Kelly said the situation in Kabul is absolutely desperate. Thousands of Afghans are fleeing the countryside every week, fleeing the terror of the drones and ongoing ground operations by the US military, as well as from the revenge killings by the Taliban. The statistics for people fleeing the countryside are “staggering,” said Kelly, “and once you go outside of Kabul, you realize how vulnerable people feel, living in provinces where even if they are hit once by, let’s say, the United States or NATO airborne vehicles, then they are also more vulnerable to a possible Taliban attack. Because the Taliban might say, ‘Well, somebody in this community must have been working with, or collaborating with, the US NATO forces.’ And so sometimes whole communities just pick up and go.”
“The war creates 400 new refugees, every single day. And where are people going to go? The cities are already bursting and overcrowded, with nothing close to the infrastructure that’s needed for rising populations. And there aren’t jobs for people, but they panic and they flee. And I don’t blame them.”
“And, meanwhile,” said Kelly, “the levels of unemployment, the levels of hunger, the levels of disease, after all these years of warfare, have made life so miserable for people within Afghanistan. Who understands that pattern of life? I feel very close to a particular family there. And the mom in that family spent some time with me and she said she never has electricity, maybe between one and three in the morning they might get electricity. Three to six percent of the country has access to the internet. The education system has become so very corrupt. It’s really hard for a young person to land a position in a university, unless they’ve got some pretty good connections. It is said that the seats are filled even before the entrance exam is even taken.”
And Kelly emphasized it is nearly impossible for people to find work or food in the cities overcrowed with internal exiles fleeing the fighting and drone war in the countryside. “Because of the high rates of unemployment, people aren’t able to bring adequate food into their families,” lamented the peace activist. “It’s not unusual for people to subsist on bread, and potatoes, and tea. The anemia and ill health amongst young women is such that one out of every eleven women dies in childbirth. There are health clinics that have really tried, very, very hard to improve health care delivery, but it remains the most difficult country in the world in which a person can be a woman.”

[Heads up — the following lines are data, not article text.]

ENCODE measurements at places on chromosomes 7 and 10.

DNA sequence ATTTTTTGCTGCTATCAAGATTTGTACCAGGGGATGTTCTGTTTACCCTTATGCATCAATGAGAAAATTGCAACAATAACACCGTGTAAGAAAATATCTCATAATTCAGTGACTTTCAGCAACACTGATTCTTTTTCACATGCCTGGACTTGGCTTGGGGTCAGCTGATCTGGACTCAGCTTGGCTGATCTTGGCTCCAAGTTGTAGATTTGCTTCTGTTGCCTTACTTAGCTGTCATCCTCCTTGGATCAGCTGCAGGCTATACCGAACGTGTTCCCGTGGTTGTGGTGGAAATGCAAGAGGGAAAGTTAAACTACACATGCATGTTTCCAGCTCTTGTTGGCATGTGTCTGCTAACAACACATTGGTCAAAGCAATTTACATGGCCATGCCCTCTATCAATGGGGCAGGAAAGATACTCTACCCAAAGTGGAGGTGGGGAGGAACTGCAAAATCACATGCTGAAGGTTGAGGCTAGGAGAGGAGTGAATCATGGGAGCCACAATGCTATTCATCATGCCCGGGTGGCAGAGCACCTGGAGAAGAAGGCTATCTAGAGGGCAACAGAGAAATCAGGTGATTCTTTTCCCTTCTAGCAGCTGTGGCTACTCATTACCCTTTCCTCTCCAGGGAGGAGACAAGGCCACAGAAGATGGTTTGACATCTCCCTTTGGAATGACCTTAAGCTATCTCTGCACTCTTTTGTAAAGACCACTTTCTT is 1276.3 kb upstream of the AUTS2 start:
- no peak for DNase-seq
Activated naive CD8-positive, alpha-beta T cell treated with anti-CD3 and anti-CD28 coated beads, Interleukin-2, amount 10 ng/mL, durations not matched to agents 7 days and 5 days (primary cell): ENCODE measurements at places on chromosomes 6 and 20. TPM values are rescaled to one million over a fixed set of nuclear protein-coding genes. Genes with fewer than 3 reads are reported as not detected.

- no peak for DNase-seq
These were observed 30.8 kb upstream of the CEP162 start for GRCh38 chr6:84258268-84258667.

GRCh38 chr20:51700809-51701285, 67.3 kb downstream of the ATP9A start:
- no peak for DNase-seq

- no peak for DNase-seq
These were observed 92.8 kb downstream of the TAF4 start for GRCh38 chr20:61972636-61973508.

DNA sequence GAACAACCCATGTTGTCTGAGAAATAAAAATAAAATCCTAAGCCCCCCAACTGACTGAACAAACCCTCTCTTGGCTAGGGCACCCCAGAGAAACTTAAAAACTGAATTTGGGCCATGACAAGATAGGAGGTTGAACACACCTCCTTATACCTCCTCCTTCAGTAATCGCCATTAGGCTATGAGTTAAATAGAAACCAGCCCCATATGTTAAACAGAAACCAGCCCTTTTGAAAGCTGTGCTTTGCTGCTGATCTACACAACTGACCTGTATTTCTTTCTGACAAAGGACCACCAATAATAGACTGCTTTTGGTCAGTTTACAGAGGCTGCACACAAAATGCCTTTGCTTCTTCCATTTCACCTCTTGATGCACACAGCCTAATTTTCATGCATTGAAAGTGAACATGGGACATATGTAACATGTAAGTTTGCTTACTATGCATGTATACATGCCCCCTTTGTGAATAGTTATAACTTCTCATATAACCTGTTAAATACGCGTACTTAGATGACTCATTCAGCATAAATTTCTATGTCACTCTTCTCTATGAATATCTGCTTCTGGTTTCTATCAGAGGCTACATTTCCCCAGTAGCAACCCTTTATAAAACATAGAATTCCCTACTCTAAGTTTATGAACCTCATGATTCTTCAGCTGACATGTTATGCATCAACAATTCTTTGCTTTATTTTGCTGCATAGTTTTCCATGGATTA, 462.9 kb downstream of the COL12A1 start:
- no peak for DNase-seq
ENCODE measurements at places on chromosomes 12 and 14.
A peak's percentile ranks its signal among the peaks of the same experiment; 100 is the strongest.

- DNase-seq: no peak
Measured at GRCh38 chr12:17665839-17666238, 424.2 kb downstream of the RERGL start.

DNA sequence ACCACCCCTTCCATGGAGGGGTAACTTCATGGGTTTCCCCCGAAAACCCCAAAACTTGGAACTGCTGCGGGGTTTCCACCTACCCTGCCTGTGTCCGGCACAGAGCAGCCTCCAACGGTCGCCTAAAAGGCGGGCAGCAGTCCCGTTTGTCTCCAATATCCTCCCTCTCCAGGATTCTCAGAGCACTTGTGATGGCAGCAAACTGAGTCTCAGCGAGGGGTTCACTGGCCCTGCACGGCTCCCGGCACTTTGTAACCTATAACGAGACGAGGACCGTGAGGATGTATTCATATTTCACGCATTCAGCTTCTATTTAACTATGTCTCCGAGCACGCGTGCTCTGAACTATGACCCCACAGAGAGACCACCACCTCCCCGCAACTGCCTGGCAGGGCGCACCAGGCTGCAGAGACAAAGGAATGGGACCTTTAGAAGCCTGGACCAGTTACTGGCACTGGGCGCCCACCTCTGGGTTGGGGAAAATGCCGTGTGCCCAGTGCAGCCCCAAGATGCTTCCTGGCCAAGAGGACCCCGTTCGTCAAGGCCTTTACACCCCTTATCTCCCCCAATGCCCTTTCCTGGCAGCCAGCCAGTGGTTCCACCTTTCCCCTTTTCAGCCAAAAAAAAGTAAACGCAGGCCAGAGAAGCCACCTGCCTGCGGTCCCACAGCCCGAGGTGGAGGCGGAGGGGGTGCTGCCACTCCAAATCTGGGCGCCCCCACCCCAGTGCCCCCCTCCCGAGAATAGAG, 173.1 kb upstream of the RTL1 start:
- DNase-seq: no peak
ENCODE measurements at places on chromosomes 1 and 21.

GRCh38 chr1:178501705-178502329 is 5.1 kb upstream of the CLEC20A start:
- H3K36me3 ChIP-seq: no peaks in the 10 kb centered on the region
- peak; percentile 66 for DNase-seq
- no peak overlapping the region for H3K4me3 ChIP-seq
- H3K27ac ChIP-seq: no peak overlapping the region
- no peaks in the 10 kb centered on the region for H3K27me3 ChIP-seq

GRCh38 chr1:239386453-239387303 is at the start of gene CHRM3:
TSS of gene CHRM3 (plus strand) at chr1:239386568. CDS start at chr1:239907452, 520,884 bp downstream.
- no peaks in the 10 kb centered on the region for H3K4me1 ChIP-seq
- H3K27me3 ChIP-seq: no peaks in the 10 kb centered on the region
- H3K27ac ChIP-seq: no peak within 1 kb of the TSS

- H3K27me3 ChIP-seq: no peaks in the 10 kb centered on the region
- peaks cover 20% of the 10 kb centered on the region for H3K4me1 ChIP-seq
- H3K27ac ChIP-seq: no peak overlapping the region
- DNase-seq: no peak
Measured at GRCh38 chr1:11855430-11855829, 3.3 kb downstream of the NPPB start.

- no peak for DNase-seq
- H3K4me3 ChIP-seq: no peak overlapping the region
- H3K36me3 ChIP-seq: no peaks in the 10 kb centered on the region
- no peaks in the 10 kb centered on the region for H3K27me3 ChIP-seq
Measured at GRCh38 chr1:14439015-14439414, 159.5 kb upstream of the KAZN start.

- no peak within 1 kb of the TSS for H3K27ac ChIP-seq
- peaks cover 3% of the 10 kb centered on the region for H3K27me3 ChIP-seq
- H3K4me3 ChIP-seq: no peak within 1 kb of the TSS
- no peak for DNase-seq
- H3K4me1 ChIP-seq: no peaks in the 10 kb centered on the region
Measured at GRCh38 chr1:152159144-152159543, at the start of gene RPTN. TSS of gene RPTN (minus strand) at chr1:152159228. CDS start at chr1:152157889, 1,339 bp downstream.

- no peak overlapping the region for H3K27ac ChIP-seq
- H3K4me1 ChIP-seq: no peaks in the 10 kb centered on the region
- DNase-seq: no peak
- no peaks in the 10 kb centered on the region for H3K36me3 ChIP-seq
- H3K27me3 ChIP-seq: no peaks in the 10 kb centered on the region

Kelly noted that the living conditions that thousands of Afghans now endure are taking its toll in many terrible ways. “They’re beset with trauma and nightmares,” said Kelly. “Also, I’ve had a chance to listen to young people who formerly were trained as Afghan Special Forces operatives, and they are reeling from the memories of the stories that they are forced to live with. Likewise, veterans of US wars suffer Post Traumatic Stress, to the extent that we learn of 22 people committing suicide every single day. US military commanders have said that one of the worst causes of harm to US military people is self-inflicted injury.”
Kelly said the violence recently struck very close to home for her. “I breathed this huge sigh of relief last week, when we got word that in spite of the fact that every window in the home that I stay in when I’m there with Afghan Peace Volunteers was broken because of an explosion just a block away… at least no one had been hurt. Three people closer to this attack were killed and 30 were injured. These kinds of incursions are happening in Kabul, and all throughout Afghanistan all the time,” said Kelly, referring to a bombing that could have left her maimed or dead if she was still in the country.
Walking Across Iowa
As Kathy Kelly walks across Iowa with members of Veterans for Peace, and other antiwar groups, she carries a sign that says “Drones create enemies, and decrease security.” “What kind of a future are people looking toward, in terms of ever getting a break from war, after war, after war?” she laments. “I firmly believe that the most civilized thing to do would be to end the drone war immediately, and campaign for reparations to be paid. And to entrust that funding to UN groups that have distinguished themselves as having less of a corrupt track record than others.”